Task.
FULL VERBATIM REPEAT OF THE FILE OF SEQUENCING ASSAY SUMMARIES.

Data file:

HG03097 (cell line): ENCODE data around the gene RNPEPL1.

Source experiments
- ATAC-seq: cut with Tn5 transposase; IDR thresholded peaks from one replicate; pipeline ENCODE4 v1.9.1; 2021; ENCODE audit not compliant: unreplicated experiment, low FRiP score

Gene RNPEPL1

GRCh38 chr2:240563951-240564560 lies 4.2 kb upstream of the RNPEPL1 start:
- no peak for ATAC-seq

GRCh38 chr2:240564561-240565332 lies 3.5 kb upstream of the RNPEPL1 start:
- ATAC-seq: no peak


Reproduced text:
HG03097 (cell line): ENCODE data around the gene RNPEPL1.

Source experiments
- ATAC-seq: cut with Tn5 transposase; IDR thresholded peaks from one replicate; pipeline ENCODE4 v1.9.1; 2021; ENCODE audit not compliant: unreplicated experiment, low FRiP score

Gene RNPEPL1

GRCh38 chr2:240563951-240564560 lies 4.2 kb upstream of the RNPEPL1 start:
- no peak for ATAC-seq

GRCh38 chr2:240564561-240565332 lies 3.5 kb upstream of the RNPEPL1 start:
- ATAC-seq: no peak